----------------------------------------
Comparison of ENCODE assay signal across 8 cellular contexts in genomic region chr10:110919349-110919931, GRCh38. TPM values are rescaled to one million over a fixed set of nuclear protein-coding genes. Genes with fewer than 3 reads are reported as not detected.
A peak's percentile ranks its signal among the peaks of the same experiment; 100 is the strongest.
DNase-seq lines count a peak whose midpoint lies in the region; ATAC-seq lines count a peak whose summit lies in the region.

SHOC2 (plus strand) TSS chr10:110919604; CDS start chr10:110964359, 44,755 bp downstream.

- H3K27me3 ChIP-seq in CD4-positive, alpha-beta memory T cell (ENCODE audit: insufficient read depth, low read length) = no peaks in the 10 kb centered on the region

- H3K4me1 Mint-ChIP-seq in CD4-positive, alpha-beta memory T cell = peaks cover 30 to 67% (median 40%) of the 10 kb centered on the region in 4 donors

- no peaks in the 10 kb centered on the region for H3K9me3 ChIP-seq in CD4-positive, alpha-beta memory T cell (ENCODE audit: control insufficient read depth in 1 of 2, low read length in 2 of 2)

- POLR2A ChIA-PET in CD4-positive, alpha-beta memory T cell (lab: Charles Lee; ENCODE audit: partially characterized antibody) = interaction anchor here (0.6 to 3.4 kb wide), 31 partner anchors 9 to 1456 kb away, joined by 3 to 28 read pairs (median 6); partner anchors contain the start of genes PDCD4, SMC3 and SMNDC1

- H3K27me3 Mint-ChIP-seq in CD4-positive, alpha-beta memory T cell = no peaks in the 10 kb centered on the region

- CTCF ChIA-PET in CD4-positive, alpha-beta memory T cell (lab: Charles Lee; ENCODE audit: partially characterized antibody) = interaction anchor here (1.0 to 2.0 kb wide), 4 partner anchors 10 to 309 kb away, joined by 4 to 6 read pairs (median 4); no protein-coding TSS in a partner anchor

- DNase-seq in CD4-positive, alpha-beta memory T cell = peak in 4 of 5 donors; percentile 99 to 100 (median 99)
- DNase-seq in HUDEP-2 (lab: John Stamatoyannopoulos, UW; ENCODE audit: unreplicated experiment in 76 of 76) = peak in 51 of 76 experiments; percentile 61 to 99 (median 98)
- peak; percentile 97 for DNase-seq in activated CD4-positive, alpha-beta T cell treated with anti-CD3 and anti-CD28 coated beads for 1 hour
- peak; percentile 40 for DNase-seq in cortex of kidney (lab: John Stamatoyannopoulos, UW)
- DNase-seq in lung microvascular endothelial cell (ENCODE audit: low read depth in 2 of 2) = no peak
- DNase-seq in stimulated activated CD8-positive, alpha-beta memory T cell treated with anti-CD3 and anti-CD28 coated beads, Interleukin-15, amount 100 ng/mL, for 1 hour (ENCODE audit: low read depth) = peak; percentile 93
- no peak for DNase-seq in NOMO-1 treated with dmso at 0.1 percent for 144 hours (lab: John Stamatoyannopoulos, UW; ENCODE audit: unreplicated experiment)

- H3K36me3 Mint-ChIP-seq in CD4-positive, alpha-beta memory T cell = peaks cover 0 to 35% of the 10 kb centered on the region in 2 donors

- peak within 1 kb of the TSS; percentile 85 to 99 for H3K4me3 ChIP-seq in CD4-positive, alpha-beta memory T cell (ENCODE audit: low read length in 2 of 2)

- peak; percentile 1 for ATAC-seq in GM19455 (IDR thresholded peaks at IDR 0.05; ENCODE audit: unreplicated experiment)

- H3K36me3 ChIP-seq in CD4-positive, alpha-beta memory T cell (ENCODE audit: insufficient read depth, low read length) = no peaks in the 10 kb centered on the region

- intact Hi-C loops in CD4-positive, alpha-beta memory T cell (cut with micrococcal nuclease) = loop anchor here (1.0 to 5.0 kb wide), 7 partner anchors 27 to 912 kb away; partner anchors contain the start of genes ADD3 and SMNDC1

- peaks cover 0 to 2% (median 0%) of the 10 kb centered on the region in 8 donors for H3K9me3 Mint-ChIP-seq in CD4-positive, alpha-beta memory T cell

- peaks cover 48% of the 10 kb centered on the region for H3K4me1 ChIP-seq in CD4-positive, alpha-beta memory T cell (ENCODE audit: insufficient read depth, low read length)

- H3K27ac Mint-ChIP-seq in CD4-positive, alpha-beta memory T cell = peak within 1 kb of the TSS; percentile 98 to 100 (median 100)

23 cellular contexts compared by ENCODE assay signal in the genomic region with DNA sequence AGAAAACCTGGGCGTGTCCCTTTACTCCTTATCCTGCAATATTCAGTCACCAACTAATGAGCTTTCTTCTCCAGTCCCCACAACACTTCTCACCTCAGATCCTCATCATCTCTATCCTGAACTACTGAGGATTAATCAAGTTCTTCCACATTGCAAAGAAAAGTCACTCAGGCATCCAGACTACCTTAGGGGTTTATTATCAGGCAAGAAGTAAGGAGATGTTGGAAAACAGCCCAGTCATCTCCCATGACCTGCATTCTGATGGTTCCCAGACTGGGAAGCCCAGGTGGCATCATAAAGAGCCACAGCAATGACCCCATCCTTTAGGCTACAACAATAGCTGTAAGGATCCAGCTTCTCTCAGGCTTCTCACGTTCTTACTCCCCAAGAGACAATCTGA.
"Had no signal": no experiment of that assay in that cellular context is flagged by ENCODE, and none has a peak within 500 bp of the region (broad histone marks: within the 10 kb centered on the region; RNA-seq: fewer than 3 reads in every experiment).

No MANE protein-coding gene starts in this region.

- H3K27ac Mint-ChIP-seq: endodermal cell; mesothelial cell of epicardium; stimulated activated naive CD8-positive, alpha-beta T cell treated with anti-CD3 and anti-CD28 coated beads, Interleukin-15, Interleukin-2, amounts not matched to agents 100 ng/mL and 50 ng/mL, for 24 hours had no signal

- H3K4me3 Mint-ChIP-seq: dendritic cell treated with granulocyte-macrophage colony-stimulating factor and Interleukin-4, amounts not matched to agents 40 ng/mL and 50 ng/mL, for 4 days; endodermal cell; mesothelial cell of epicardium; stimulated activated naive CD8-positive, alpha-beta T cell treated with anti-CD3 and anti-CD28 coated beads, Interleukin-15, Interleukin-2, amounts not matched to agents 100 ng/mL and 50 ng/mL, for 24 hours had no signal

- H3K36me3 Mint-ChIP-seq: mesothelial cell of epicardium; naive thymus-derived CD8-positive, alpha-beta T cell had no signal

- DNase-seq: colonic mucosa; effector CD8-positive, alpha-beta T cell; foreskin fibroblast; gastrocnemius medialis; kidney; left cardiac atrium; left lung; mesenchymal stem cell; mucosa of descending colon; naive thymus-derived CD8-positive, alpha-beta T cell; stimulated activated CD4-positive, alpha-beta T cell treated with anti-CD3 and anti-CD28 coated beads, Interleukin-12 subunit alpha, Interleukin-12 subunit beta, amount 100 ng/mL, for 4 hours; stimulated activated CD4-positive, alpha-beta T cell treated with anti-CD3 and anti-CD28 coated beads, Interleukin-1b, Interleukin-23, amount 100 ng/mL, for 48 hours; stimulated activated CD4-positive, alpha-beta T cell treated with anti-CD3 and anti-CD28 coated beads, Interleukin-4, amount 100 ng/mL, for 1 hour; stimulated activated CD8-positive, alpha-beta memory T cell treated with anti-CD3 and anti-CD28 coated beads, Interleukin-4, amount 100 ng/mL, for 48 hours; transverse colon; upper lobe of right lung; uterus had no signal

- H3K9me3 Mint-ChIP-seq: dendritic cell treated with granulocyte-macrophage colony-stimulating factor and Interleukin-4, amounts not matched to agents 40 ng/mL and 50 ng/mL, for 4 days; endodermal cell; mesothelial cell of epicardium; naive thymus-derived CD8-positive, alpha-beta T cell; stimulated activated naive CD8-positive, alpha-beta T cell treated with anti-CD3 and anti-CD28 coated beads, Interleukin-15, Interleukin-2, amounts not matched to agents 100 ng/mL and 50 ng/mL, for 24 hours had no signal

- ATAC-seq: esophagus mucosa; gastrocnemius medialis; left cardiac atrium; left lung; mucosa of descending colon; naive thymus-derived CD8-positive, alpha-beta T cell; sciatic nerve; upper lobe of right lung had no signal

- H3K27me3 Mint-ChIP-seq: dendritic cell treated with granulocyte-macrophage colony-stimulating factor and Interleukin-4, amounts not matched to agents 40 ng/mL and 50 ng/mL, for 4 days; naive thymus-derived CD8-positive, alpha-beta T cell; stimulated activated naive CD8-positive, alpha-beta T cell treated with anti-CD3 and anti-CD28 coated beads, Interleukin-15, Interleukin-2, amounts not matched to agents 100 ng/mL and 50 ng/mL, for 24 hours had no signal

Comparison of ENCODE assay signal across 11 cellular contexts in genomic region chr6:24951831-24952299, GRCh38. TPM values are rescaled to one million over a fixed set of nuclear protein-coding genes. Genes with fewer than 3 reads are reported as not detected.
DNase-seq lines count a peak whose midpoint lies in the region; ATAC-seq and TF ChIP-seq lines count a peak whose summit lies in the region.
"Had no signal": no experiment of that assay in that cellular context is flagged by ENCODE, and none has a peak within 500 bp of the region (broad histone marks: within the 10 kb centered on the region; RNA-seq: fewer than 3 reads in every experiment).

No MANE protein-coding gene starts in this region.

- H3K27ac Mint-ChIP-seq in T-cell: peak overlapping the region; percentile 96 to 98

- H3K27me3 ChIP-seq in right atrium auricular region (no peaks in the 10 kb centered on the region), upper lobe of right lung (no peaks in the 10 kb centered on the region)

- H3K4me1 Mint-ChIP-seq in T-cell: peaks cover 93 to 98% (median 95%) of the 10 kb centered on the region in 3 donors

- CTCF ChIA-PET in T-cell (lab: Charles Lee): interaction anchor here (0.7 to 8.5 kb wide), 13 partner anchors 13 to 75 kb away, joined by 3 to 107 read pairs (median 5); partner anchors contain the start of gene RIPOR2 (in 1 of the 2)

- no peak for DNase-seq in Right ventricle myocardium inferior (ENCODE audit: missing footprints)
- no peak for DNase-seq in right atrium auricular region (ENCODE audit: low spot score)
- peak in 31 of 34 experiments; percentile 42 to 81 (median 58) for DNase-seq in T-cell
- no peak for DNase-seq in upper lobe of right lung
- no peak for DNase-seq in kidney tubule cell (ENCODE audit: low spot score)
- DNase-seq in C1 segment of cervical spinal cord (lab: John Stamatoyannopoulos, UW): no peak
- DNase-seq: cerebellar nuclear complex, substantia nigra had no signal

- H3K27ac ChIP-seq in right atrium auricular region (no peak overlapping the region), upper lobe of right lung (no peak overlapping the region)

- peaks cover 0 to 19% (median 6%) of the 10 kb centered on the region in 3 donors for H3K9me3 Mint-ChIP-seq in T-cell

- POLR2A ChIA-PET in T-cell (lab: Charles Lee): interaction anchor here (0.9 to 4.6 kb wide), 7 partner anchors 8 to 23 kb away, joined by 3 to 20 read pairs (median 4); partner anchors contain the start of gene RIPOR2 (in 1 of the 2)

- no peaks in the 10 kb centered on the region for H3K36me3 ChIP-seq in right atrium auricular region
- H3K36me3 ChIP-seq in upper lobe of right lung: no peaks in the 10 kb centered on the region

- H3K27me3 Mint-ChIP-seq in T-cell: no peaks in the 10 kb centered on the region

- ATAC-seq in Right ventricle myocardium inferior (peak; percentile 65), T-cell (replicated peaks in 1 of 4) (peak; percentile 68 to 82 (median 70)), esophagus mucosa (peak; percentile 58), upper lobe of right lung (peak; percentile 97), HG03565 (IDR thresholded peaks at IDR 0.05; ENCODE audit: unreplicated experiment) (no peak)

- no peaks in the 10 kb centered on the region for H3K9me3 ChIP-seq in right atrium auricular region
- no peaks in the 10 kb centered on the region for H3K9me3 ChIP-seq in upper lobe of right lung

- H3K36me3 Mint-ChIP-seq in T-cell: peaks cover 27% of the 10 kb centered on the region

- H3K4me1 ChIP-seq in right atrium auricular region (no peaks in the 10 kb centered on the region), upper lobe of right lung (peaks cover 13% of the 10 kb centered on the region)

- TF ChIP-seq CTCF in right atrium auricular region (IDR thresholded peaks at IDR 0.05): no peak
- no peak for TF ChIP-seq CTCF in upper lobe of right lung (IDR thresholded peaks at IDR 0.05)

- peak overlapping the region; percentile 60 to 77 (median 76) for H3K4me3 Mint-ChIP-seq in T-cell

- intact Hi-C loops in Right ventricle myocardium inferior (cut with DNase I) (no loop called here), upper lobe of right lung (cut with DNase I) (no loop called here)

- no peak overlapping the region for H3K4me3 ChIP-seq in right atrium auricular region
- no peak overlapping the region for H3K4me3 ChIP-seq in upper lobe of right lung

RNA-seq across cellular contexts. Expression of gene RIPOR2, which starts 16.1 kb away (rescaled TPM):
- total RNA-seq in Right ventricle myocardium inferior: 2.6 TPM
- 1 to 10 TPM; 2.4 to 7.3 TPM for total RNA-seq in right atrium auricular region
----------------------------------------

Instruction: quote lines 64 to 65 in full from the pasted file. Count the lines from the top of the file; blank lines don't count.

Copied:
- peak overlapping the region; percentile 60 to 77 (median 76) for H3K4me3 Mint-ChIP-seq in T-cell

- intact Hi-C loops in Right ventricle myocardium inferior (cut with DNase I) (no loop called here), upper lobe of right lung (cut with DNase I) (no loop called here)